The bloody clash of Prince Hal and Hotspur in “Henry IV, Part 1” is usually the hold-your-breath dramatic apex of Shakespeare’s story of the rise of dissolute-turned-resolute Henry V. On the stage of Folger Theatre, though, the combatants hardly seem more committed to a fight to the finish than college roommates engaged in alcohol-fueled arm wrestling.

It’s not the lack of physical engagement that drags down the scene; so much energy is expended in the sword fight of Avery Whitted’s Hal and Tyler Fauntleroy’s Hotspur that an actor’s chest heaves uncontrollably for minutes after his “death.” What’s missing is a palpable grit, particularly in Whitted’s performance, that would help us to a belief in Hal’s head-spinning pivot from idler and carouser to beloved hero of the realm.

The sense of squandered opportunity suffuses director Rosa Joshi’s debut production for Folger, and it’s a shame, because the talents of that premier Shakespearean, Edward Gero, are stranded on a middling evening. His Falstaff, a Rabelaisian mountain of self-regard and corruption, should be anchored in a potent tale of casting aside foolishness in favor of duty. Do we credit for a moment this impassive Hal taking pleasure in his escapades with Gero’s transgressive Sir John? Or that Hal grasps in his doleful reply in the tavern scene — “I do, I will” — that he is to be the architect of Falstaff’s downfall?

The production, with its desperate rummaging for a look — the costumes by Kathleen Geldard often appear to be modeled on a catalogue for Barbour coats — is rooted in no discernible reality, an iffy proposition for one of the history plays. Scottish and Welsh characters speak in regional accents, while everyone else communicates in flat American, and the Cheapside scenes in which drunken Falstaff holds court are set in a “Moulin Rouge”-inspired disco — not a wholly bad idea, just never imaginatively developed. Novel, at least, is choreographer Alice Gosti’s attempt to relieve the tedium of standard-issue Shakespeare battle scenes by reimagining them as cardio kickboxing exercises.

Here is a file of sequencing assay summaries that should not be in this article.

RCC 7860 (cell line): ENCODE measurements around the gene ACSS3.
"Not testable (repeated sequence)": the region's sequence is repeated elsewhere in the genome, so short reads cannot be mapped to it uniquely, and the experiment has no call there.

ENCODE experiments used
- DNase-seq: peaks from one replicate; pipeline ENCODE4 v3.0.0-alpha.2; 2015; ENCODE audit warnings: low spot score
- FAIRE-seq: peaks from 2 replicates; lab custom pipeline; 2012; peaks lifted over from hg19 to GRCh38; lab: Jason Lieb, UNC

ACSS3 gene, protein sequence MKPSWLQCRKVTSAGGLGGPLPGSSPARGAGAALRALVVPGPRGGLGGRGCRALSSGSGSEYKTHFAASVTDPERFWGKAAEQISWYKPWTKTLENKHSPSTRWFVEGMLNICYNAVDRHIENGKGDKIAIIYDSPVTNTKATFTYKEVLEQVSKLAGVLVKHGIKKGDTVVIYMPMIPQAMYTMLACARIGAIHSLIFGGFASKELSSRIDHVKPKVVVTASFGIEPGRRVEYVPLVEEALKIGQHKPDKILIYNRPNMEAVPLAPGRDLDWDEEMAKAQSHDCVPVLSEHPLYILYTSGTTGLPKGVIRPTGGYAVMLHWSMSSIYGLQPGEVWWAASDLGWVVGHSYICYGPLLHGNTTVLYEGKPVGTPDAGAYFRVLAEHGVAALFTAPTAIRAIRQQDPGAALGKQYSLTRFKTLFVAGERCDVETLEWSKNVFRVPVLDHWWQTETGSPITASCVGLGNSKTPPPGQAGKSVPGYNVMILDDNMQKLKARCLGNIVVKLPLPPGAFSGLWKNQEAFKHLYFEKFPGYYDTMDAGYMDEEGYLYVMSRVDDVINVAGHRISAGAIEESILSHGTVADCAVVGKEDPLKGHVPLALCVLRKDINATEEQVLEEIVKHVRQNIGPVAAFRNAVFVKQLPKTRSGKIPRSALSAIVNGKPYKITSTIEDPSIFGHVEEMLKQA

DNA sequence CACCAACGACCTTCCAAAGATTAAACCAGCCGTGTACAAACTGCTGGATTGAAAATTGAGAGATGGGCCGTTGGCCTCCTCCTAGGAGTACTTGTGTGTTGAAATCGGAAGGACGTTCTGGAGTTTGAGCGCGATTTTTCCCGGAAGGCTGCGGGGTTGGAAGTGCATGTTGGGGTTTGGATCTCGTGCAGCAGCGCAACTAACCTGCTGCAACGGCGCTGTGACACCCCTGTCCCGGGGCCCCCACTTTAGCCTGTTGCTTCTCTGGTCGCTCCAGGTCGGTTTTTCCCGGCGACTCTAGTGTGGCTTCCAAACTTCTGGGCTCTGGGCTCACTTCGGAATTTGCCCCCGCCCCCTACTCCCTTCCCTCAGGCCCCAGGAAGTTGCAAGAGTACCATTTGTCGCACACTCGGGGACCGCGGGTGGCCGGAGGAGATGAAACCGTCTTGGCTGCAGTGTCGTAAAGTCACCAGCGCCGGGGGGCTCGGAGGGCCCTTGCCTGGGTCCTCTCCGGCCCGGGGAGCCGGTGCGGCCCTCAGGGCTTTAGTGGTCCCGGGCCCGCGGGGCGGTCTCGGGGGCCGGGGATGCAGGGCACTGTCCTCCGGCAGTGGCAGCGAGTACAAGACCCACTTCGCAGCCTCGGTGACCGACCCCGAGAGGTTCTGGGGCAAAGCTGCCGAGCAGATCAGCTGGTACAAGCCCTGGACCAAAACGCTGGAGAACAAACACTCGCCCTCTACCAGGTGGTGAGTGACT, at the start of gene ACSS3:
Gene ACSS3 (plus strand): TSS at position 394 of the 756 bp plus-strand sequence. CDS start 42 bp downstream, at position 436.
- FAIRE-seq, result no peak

Peter Crook’s titular King Henry IV, meanwhile, seems so churlishly aloof that you can’t find any compelling emotional rationale for Hal’s contrite return. Henry invited deep animus in his kingdom with his usurpation of the throne of erratic Richard II; “Henry IV, Part 1” is an account of the poisonous fallout from a royal seizure that some in the nobility viewed as illegal. The divisiveness of his tenure certainly gives the play a contemporary ring. But aside from Gero’s aptly debauched Falstaff — whose delivery of the nihilistic “What is Honor?” speech is the production’s most effective moment — only Fauntleroy’s Hotspur feels like a character who leaps from the page.

The part is made for an actor of bravura inclinations; Shakespeare piled on the pressure for Hal when he created this adversary of pure passion. Fauntleroy radiates the requisite fire even if the character’s prideful stature isn’t thoroughly embodied. Rebellious Hotspur is, after all, the essence of the honor that Falstaff dismisses as mere “air.”

Still, it’s a problem for a “Henry IV” production when the guy who stands in the way of the ostensible hero is the one you wish were left standing.

Henry IV, Part 1, by William Shakespeare. Directed by Rosa Joshi. Sets, Sarah Ryung Clement; costumes, Kathleen Geldard; music and sound, Palmer Hefferan; movement, Alice Gosti. With Todd Scofield, Naomi Jacobson, Kate Eastwood Norris, Alex Michell, Maboud Ebrahimzadeh and U. Jonathan Toppo. About 2 hours 45 minutes. Through Oct. 13 at Folger Theatre, 201 East Capitol St. SE. 202-544-7077.